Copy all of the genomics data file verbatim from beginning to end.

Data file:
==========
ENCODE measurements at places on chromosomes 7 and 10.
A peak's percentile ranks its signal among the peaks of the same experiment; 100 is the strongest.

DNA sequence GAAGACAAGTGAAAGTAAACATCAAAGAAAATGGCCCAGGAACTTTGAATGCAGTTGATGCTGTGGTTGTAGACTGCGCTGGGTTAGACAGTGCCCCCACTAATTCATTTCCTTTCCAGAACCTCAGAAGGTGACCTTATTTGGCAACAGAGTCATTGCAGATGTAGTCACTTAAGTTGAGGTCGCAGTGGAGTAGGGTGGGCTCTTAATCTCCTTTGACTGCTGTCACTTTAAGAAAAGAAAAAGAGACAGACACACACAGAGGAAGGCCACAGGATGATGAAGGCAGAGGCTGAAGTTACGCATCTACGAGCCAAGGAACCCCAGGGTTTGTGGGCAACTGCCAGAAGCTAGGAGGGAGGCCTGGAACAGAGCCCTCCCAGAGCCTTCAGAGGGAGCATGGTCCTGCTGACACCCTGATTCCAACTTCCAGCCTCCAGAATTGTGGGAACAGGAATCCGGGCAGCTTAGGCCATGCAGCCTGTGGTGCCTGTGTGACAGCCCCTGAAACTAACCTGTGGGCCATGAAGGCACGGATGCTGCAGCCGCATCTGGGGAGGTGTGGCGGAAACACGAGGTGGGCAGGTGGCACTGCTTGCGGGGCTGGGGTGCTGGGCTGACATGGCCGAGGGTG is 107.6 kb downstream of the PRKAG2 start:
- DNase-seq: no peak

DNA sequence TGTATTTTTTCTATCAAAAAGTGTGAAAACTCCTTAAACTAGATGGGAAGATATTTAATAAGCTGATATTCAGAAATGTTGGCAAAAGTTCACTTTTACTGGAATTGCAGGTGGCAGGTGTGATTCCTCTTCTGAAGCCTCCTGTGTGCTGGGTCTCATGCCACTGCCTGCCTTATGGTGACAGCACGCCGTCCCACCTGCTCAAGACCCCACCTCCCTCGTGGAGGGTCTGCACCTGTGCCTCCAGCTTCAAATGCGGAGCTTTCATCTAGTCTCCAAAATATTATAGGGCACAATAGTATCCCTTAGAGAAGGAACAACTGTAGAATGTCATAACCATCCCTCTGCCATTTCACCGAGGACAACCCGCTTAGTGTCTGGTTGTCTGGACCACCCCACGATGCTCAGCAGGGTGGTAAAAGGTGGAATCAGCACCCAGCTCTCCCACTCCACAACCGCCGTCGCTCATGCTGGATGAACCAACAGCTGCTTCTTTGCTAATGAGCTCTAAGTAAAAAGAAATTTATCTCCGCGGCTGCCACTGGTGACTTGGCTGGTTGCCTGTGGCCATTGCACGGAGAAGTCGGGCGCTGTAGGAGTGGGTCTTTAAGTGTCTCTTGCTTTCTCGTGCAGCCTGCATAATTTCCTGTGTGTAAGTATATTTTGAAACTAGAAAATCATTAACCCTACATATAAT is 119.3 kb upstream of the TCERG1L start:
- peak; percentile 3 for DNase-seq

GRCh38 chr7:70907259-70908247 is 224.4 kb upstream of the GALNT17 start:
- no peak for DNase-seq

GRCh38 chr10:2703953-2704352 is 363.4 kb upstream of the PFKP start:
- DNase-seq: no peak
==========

ENCODE measurements at places on chromosomes 7 and 10.
A peak's percentile ranks its signal among the peaks of the same experiment; 100 is the strongest.

DNA sequence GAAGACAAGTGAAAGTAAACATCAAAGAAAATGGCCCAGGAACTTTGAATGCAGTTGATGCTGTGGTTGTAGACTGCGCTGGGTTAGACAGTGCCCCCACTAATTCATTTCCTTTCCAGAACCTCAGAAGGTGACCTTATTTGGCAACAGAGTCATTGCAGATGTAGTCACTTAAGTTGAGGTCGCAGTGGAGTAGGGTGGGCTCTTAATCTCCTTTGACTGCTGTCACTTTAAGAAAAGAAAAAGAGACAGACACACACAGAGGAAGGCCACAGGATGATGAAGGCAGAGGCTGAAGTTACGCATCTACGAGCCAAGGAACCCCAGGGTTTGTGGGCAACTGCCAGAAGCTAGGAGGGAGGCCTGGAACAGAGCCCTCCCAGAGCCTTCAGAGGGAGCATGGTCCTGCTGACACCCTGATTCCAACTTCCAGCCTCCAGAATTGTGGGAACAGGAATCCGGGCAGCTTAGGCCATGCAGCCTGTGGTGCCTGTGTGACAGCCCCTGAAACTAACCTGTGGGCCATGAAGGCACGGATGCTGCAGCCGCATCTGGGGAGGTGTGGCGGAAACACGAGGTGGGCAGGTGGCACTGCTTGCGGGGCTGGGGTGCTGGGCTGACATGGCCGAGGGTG is 107.6 kb downstream of the PRKAG2 start:
- DNase-seq: no peak

DNA sequence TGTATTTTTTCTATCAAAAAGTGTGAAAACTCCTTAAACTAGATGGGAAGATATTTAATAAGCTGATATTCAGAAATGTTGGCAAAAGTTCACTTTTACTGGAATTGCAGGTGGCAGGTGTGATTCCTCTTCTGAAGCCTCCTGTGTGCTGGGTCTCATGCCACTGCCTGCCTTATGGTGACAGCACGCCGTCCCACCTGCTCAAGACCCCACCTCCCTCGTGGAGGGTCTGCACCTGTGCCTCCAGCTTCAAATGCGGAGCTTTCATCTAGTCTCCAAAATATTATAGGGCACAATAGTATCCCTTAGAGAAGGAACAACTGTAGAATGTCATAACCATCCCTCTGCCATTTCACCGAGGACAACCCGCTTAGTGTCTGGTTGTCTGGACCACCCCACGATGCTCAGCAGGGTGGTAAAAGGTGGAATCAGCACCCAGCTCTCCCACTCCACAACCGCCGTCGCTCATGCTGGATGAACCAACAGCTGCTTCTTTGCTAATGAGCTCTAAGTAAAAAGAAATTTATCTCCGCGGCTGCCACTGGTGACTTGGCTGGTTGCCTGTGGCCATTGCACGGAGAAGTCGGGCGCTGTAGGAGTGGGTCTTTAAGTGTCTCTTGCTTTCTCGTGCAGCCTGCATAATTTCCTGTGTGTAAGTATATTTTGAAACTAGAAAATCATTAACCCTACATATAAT is 119.3 kb upstream of the TCERG1L start:
- peak; percentile 3 for DNase-seq

GRCh38 chr7:70907259-70908247 is 224.4 kb upstream of the GALNT17 start:
- no peak for DNase-seq

GRCh38 chr10:2703953-2704352 is 363.4 kb upstream of the PFKP start:
- DNase-seq: no peak